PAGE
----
Fancy a Spring-Time Trip to Barcelona or Bahrain?

Before we jump into our obligatory sales-pitch, a quick nod a certain Haas driver. Without the improvements in safety, and the quick-thinking of those first on the scene, things could have been so much worse for Romain Grosjean. Formula One Grand Prix racing is a celebration of human potential and serves as a symbol of what is possible when people have a common purpose. But that celebration should not come at any cost and, thankfully, last weekend it did not. We wish Romain a speedy recovery!

We’ve now had two Grands Prix in Bahrain in as many weekends, so if you fancy some late winter sun then we’re offering you the perfect escape. In addition to Bahrain, the good people at the Circuit de Catalunya have also offered us their wares and we now have Spanish Grand Prix tickets on pre-release too!. So if you fancy seeing either the Bahrain Grand Prix or Spanish Grand Prix, with none of the hassle, then read-on!

Bahrain Grand Prix Package: 25th – 29th March

With prices from as little as £1,249pp, the Bahrain Grand Prix Package has to be the deal of the decade (or the Christmas period, at least). All packages include BA Return flights, 4 Nights Hotel Accommodation in Manama, and all transfers to the Sakhir circuit. If you’re looking to top-up your tan, and don’t fancy risking life-and-limb on the slopes, then a trip to the desert is the only choice. The hotels are incredible, the beaches are incredible, the 6h 30min flight time is incredible. Oh, and the GPGT Team will be on hand to meet, greet, and generally look after you.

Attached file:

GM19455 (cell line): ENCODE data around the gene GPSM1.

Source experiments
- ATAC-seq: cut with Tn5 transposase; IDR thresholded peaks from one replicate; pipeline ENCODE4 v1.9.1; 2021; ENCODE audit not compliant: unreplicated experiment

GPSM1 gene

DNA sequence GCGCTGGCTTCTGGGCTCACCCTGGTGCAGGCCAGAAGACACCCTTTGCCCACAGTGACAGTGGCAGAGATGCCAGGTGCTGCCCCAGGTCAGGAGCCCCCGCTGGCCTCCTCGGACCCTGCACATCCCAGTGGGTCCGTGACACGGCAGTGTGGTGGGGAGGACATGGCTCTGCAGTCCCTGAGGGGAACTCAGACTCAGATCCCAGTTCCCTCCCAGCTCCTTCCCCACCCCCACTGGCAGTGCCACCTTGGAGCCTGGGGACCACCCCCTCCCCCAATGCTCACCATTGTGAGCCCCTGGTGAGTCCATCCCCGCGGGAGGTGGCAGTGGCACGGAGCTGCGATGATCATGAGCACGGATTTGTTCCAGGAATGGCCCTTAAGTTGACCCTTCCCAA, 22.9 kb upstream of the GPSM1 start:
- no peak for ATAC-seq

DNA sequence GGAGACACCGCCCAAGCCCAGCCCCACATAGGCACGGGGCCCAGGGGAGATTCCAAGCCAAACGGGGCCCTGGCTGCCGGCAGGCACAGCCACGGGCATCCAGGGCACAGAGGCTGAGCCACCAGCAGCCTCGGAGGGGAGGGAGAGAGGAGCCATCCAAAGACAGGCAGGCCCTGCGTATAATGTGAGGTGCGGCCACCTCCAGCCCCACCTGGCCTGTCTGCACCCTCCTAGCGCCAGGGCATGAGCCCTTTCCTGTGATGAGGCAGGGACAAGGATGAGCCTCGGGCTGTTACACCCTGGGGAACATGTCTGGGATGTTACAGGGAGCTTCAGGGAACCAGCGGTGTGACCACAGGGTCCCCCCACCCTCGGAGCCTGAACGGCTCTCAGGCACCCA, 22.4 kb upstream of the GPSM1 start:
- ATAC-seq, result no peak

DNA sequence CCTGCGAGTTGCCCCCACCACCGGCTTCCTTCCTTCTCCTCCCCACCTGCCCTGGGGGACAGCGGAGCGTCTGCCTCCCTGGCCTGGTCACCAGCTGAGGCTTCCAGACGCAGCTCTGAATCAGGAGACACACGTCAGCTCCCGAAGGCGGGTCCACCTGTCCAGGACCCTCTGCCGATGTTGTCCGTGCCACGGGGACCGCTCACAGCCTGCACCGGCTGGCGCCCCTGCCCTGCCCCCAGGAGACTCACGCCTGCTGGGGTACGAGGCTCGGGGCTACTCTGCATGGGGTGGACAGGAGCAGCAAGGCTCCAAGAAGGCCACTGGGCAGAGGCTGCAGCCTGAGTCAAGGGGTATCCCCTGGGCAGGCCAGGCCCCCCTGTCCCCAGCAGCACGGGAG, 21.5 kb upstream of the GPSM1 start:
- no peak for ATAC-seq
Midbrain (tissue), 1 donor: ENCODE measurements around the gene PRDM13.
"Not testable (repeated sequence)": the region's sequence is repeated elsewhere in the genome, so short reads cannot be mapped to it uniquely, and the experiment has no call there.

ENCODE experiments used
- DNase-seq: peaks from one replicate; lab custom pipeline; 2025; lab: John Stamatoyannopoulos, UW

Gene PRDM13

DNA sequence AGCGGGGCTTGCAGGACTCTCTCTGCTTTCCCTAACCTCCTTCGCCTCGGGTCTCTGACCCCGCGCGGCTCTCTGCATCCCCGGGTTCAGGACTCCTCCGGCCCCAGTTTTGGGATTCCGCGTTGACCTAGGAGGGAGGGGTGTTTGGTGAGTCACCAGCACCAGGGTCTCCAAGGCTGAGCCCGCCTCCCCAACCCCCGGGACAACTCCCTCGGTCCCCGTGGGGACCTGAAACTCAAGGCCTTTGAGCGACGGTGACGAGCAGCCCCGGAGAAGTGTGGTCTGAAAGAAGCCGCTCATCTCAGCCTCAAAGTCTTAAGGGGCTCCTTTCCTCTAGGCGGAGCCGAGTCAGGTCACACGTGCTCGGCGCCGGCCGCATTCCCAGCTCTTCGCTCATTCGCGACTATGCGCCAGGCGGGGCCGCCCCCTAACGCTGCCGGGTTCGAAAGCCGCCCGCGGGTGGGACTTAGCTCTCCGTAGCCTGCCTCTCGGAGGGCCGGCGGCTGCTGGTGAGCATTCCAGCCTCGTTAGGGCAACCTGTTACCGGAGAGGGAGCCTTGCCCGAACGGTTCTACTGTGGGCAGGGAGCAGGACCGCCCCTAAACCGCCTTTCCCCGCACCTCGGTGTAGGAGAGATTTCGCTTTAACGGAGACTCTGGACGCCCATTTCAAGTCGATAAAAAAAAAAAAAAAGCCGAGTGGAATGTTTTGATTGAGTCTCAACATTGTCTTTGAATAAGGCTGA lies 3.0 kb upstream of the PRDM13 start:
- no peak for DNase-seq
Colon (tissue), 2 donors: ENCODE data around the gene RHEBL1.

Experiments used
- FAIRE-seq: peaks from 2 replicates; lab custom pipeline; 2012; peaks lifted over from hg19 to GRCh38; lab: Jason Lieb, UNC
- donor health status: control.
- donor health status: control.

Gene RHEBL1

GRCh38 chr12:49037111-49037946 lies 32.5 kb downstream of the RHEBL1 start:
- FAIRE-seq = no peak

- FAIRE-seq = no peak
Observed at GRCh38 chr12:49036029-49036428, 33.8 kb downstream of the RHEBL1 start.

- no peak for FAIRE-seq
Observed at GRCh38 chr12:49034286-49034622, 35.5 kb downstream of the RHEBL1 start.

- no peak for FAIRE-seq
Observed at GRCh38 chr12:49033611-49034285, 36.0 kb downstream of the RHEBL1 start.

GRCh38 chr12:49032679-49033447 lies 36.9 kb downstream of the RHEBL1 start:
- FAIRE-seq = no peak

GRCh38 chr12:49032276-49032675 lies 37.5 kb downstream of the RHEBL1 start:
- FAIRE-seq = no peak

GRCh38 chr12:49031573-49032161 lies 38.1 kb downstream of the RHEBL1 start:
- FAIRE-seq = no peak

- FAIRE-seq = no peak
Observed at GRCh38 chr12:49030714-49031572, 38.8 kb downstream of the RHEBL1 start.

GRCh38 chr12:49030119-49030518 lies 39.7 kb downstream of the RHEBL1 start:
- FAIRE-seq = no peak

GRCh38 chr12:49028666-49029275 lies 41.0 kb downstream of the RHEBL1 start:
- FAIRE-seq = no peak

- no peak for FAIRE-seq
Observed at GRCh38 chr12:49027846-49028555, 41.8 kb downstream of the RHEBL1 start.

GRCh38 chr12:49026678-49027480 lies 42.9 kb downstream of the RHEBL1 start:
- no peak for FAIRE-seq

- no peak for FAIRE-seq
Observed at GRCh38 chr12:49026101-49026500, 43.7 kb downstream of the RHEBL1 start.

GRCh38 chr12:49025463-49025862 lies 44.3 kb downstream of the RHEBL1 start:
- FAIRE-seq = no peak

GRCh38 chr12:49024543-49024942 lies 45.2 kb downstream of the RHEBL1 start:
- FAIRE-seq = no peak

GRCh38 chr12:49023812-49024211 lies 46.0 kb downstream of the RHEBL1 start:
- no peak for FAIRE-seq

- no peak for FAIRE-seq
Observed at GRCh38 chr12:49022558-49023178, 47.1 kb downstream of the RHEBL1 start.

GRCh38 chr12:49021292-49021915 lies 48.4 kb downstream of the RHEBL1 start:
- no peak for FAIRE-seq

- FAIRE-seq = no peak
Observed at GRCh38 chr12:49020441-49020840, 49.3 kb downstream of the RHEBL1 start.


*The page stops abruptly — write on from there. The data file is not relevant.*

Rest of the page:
And we’d also like to know if we’ll see George Russell in a set of Mercedes overalls a year early!

Full details here:

Spanish Grand Prix Package: 7th – 10th May

The Circuit de Catalunya is a mere 30 minutes from downtown Barcelona, which means the Spanish Grand Prix Package puts you right in the middle of all the action. Barcelona really does have it all, a fantastic night-life, a beautiful beach, more tapas bars than you can shake a stick at, and Alonso making his F1 return! With Sainz in a Ferrari and Alonso in a Renault, the atmosphere at the 2021 Spanish Grand Prix is set to be epic.

Prices also start from £899pp, including flights, 3 nights 4* hotel accommodation, grandstand tickets, and all transfers.

Full details here:

All packages offered by Grand Prix Grand Tours come with full COVID protection, meaning that if the race doesn’t happen, you don’t pay.
Full list of Grand Prix Packages can be found here:

Provisional 2021 F1 Calendar

Provisional 2021 F1 Calendar announced by Formula One:

  • Australian GP (Melbourne) 21-Mar
  • Bahrain GP (Sakhir) 28-Mar
  • China GP (Shanghaï) 11-Apr
  • TBC 25-Apr
  • Spanish GP (Barcelona) 09-May
  • Monaco GP (Monte-Carlo) 23-May
  • Azerbaijan GP (Baku) 06-Jun
  • Canadian GP (Montreal) 13-Jun
  • French GP (Le Castellet) 27-Jun
  • Austrian GP (Spielberg) 04-Jul
  • British GP (Silverstone) 18-Jul
  • Hungarian GP (Hungaroring) 01-Aug
  • Belgium GP (Spa) 29-Aug
  • Dutch GP (Zandvoort) 05-Sep
  • Italian GP (Monza) 12-Sep
  • Russian GP (Sochi) 26-Sep
  • Singapore GP (Marina Bay) 03-Oct
  • Japanese GP (Suzuka) 10-Oct
  • US GP (Austin) 24-Oct
  • Mexican GP (Mexico) 31-Oct
  • Brazil (Sao Paulo) 14-Nov
  • Saudi Arabian GP (Jeddah) 28-Nov
  • Abu Dhabi GP (Yas Marina) 05-Dec

Full prices will be available online once we have tickets from the organisers. Until then , see outline package details here:

Provisional 2021 MotoGP Calendar Released